What are the ADA compliance rules for websites?
There are no clear rules or online business laws that guide organizations when it comes to full, legal ADA website compliance. But that does not mean that companies must provide accessible websites that accommodate users with disabilities.
David Engelhardt, a New York-based small business attorney, explains, “When it comes to websites, there are no codified federal instructions on how to make a website compliant.” All we know is that the ADA applies to websites based on cases like [Gil v. Winn-Dixie Stores, Inc.
Without a clear definition, how can you build an ADA-compliant website, and what are some actions you can take to get on the right path toward ADA compliance, or at least to demonstrate that your business has made a good faith effort to comply?
How can I develop an ADA compliant website?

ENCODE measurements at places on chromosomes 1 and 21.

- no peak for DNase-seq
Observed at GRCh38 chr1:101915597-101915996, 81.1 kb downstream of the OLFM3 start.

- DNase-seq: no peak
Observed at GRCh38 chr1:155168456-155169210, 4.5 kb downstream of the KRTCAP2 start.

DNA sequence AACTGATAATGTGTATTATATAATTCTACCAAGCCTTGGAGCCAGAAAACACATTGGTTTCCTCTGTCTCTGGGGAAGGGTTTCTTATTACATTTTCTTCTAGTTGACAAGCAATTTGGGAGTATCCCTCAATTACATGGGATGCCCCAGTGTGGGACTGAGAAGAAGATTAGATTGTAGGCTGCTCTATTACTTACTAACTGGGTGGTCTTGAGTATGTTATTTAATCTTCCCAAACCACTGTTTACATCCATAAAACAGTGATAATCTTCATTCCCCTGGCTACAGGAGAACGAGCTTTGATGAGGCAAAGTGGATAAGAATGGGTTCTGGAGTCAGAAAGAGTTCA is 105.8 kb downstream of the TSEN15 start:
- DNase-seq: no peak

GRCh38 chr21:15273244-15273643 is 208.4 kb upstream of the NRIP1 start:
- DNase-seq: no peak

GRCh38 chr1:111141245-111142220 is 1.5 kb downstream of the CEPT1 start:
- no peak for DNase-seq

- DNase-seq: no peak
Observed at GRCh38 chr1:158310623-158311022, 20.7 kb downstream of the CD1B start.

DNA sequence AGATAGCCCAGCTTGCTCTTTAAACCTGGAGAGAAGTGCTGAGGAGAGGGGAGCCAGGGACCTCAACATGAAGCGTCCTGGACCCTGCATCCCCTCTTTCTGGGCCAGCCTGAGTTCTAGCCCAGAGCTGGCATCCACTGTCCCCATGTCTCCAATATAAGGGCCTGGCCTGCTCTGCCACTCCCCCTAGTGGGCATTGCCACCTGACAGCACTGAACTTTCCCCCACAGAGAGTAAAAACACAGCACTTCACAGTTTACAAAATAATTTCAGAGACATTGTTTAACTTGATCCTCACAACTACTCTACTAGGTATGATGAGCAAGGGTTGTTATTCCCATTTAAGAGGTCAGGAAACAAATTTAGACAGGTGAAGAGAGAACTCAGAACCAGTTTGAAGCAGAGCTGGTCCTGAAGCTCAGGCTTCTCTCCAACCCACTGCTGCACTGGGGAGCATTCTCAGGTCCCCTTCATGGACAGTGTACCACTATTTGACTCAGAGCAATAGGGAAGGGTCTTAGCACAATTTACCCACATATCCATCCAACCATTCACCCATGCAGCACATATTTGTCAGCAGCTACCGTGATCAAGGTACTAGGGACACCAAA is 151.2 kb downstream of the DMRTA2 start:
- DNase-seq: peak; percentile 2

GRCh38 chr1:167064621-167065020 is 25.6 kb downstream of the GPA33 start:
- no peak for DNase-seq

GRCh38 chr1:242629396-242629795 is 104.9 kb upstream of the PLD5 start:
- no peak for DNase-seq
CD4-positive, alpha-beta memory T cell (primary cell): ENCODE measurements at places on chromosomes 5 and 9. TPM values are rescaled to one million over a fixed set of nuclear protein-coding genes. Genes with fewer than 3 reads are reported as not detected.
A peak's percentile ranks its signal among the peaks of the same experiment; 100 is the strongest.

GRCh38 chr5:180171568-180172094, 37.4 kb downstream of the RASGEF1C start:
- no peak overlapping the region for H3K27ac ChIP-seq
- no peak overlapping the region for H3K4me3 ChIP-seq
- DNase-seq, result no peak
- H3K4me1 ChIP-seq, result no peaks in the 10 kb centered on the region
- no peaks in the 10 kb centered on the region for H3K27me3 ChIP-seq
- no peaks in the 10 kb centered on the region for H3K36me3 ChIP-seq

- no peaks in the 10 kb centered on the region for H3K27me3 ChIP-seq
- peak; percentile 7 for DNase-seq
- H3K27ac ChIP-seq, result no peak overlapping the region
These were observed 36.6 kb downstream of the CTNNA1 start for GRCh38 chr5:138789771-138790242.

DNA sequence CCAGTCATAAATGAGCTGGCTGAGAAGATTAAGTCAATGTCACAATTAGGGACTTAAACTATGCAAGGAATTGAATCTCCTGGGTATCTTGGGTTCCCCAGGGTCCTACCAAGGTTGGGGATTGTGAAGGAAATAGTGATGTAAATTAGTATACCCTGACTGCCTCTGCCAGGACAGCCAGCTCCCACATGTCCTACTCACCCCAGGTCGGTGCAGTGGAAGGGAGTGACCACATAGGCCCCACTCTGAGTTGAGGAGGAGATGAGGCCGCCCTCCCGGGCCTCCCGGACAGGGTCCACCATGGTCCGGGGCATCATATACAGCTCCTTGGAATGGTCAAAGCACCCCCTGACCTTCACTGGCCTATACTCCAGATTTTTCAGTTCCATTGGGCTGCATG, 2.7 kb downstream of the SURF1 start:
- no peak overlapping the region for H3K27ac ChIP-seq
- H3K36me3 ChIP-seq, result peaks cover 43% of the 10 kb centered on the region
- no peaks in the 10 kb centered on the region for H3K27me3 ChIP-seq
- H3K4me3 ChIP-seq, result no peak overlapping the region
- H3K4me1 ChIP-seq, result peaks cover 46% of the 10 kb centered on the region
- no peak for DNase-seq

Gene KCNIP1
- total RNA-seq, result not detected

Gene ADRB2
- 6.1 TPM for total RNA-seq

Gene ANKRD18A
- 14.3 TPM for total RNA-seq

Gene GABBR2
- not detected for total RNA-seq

Several strategies can help improve website accessibility for those who are visually impaired, hearing impaired, or must navigate by voice – some of which may not be immediately obvious.
Steven Mitchell Sack, an employment law attorney based in Long Island and New York, says, “Corporate IT departments must design their corporate websites to be easily accessible to people with disabilities. For example, if someone is visually impaired, web designers can implement certain technologies, such as screen readers, which read text on the screen back to the web visitor via voice. Alternatively, refreshable Braille text for touch screens can be used.
In lieu of regulatory guidance, business owners can refer to the regulations governing federal agency websites and relevant case law to better understand compliance.
Nancy Del Pizzo, a partner at law firm Rivkin Radler, explains, “There is no regulatory guidance on this issue yet for commercial entities. Thus, there are no regulations or statutes defining “ADA compliance” with respect to websites. However, there are detailed legal decisions that can be used as guidance, such as federal website requirements and opinions that “reasonable” accessibility is important.